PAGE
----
This week, Zero Punctuation reviews Horizon Zero Dawn.
First, let me say it's a bit unfortunate that I'm doing Horizon (HRUUH) Zero Dawn right after Legend of Zelda: Death on the Nile. To go from one epic, open-ended wilderness where deserts and snowy mountains can be close enough together to be in the same school catchment area to another, that's just asking to come down with a bit of the old "Majestic Landscape Fatigue Syndrome", or "M.L.F.S." Yeah, it sounds nice to have a villa with big windows overlooking the French Pyrenees, but after a few weeks, you start getting bored of it and increasingly paranoid of snipers.
So I want to make it clear to Sony before we begin that it's not you, it's me. It's not your fault I've played so many sandbox games that I expect a section of map to become visible every time I get a stiffy. I'm just sick of traipsing through miles of lovingly-rendered vegetation that I can't fast-travel through because I need to forage stuff on the way and I don't want to show up to the next boss fight vastly understocked with healing herbs, crisp packets, and dog shit. Also, I'm probably still the only person who cares about things like this, but the title of your game is complete rubbish, as much as it would fetch a pretty good score in Scrabble.
Horizey Zozey Dozey is the game you'll probably be more familiar with as "that thing with robot dinosaurs and the archer girl from that one Disney film". In a post-post-post-apocalyptic future, really weirdly ethnically diverse tribes of future humanity live a subsistent lifestyle in the overgrown ruins of their forbears and all knowledge of their history has become shrouded in myth. There are also robot dinosaurs for some reason, although all of this does get eventually explained by the main plot, including the "weirdly ethnically diverse" thing. There was definitely a lot of thought put into the story of this one, which is gratifying; I do slightly get the sense that the explanation for robot dinosaurs was rather blatantly working backwards from "let's have robot dinosaurs because they kick ass", but I'm not complaining!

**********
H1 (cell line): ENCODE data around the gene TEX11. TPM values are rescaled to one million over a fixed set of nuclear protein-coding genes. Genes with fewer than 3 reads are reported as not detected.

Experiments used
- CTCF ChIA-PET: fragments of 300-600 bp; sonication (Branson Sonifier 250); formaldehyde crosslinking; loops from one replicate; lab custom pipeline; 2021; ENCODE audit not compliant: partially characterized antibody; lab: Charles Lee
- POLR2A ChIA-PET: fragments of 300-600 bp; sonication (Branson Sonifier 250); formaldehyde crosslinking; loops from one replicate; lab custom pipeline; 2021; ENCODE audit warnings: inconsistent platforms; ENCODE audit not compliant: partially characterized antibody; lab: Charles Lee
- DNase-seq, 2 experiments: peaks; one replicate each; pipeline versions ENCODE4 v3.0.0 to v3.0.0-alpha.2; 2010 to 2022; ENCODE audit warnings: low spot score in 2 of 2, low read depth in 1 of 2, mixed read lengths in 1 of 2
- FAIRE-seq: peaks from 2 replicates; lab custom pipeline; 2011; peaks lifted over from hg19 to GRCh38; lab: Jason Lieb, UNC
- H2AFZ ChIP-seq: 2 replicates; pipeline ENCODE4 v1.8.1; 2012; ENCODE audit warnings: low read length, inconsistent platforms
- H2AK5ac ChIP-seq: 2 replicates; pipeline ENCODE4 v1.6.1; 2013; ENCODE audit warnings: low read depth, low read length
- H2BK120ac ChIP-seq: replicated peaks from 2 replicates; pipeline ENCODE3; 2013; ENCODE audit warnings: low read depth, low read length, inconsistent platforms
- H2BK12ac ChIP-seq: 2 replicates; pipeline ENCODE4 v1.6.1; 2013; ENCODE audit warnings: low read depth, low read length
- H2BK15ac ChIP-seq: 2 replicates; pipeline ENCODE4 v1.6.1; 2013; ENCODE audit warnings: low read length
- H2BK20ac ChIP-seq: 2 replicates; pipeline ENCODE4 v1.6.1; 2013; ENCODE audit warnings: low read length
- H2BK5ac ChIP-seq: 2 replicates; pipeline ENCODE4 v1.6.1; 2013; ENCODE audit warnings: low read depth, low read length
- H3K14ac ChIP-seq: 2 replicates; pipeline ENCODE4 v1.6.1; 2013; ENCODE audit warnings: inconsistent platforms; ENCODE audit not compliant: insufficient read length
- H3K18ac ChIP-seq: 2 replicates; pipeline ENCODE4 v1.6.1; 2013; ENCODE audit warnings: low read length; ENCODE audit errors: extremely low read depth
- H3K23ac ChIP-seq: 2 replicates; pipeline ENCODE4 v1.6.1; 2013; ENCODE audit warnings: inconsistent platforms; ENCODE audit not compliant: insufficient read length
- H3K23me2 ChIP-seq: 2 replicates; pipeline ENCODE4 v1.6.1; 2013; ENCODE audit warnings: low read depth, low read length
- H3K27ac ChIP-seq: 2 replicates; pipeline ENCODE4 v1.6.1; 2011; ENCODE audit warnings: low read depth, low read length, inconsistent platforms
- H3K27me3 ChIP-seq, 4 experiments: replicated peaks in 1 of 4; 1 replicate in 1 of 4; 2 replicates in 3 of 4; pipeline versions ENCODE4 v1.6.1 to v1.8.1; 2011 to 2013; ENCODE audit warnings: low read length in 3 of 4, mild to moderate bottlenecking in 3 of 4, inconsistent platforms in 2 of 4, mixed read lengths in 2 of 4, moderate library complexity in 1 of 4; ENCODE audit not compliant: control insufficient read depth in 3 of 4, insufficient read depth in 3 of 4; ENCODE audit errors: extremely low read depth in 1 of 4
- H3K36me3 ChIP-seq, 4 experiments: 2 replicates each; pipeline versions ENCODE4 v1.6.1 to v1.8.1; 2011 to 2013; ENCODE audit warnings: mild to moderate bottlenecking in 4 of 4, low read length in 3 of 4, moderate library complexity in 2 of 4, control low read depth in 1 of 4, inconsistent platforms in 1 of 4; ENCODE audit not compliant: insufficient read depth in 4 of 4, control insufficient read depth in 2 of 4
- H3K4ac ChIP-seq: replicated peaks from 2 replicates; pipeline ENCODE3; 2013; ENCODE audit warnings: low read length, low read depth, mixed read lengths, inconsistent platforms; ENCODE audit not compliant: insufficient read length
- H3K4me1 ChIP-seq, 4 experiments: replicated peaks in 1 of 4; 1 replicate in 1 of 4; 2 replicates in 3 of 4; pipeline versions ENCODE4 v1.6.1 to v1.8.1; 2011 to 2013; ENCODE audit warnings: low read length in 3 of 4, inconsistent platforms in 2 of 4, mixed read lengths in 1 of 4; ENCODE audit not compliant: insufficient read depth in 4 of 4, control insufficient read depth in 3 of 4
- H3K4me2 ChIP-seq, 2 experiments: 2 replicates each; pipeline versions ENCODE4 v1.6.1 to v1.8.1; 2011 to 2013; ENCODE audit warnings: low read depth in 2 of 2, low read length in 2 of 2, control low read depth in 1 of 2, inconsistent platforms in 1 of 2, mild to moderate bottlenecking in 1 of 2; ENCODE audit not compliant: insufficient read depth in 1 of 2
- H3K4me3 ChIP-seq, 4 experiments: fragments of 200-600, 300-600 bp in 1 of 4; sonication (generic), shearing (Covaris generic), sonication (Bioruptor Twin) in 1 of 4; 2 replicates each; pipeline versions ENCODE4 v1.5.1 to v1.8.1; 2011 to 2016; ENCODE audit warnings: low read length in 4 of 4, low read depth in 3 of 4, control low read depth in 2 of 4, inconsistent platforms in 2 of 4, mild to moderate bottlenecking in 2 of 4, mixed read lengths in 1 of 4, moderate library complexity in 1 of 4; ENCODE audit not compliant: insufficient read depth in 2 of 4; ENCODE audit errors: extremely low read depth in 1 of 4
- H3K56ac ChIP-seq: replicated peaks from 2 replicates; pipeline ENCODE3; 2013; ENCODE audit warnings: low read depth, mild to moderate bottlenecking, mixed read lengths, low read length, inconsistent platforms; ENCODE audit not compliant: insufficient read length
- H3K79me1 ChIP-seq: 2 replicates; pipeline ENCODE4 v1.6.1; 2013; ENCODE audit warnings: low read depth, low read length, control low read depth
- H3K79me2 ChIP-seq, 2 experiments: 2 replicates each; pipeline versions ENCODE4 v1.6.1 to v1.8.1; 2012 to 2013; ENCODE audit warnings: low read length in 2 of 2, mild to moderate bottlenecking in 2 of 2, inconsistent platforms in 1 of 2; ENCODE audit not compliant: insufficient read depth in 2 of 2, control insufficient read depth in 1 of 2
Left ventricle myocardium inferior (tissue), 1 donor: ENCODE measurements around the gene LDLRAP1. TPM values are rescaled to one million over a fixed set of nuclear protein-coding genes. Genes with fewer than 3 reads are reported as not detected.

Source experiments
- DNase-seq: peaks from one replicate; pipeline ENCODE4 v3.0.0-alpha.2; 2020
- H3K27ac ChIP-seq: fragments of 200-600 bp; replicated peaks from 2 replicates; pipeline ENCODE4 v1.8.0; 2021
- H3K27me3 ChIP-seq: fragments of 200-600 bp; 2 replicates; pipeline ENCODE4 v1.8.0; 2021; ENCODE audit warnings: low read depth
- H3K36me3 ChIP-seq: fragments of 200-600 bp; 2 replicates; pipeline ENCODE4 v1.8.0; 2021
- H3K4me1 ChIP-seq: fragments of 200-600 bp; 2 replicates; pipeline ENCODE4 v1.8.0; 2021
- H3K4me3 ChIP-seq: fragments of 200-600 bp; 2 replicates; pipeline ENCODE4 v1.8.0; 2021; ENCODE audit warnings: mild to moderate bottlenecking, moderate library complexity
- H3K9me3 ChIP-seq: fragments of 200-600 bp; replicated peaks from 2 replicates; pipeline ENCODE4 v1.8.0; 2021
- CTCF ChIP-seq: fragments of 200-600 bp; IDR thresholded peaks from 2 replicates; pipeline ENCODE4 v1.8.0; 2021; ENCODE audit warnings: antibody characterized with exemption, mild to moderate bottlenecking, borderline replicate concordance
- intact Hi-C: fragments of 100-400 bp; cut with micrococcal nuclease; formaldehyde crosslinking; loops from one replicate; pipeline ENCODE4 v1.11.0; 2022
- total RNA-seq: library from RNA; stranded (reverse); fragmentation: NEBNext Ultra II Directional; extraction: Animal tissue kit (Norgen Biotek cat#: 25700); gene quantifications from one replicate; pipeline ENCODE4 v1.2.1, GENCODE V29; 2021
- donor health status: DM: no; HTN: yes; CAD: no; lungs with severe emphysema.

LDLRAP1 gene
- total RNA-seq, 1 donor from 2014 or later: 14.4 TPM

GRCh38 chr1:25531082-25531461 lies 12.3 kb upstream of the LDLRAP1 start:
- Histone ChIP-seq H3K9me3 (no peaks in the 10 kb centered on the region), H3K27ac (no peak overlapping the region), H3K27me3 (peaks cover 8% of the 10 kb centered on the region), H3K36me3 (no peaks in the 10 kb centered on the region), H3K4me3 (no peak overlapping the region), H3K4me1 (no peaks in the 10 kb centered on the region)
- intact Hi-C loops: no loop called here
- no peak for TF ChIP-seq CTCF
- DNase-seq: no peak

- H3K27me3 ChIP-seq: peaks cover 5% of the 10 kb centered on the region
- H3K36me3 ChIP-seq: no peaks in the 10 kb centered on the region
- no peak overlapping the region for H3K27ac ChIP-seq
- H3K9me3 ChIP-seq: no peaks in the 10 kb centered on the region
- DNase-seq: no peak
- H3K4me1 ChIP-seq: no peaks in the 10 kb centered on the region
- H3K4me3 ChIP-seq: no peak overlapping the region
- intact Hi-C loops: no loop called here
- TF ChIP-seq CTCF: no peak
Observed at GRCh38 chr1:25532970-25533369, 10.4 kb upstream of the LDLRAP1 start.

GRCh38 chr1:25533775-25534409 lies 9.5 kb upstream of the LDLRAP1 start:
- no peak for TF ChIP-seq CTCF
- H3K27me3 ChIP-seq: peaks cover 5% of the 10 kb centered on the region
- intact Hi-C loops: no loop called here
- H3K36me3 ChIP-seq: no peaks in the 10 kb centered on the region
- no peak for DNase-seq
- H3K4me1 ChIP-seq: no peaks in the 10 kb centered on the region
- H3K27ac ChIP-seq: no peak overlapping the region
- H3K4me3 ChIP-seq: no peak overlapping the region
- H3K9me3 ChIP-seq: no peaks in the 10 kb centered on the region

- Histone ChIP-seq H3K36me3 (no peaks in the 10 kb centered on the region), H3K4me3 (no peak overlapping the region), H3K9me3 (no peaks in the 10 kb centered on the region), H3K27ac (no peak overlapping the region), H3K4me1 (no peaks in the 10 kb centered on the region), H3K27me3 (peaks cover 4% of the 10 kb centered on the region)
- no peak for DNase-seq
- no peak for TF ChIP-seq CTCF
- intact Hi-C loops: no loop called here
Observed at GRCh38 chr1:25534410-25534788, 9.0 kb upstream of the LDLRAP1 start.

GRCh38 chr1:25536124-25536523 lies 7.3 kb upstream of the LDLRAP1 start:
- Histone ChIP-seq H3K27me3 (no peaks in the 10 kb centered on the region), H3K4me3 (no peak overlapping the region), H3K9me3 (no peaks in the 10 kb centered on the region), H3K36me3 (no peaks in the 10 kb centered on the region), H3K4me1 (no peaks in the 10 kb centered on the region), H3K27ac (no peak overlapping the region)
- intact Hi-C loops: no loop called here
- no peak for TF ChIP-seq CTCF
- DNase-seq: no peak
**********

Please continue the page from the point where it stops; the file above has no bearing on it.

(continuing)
Our protagonist is the slightly-misspelled Aloy, which I rank just below Joule from ReCore in the "On-the-Nose Protagonist Naming" event. One wonders what these writers would call the strong female protagonist of a game set in a sewage treatment plant. Pissabeth? Ellen Shitley? Well, anyway... Speaking of weird smells, Aloy is an outcast from her tribe due to the circumstances of her birth, and can only learn those circumstances by proving herself a hunter. But this is only the beginning, as Aloy finds herself setting out into the wider world to unravel the mystery of her existence and discover the true story of what happened to the planet.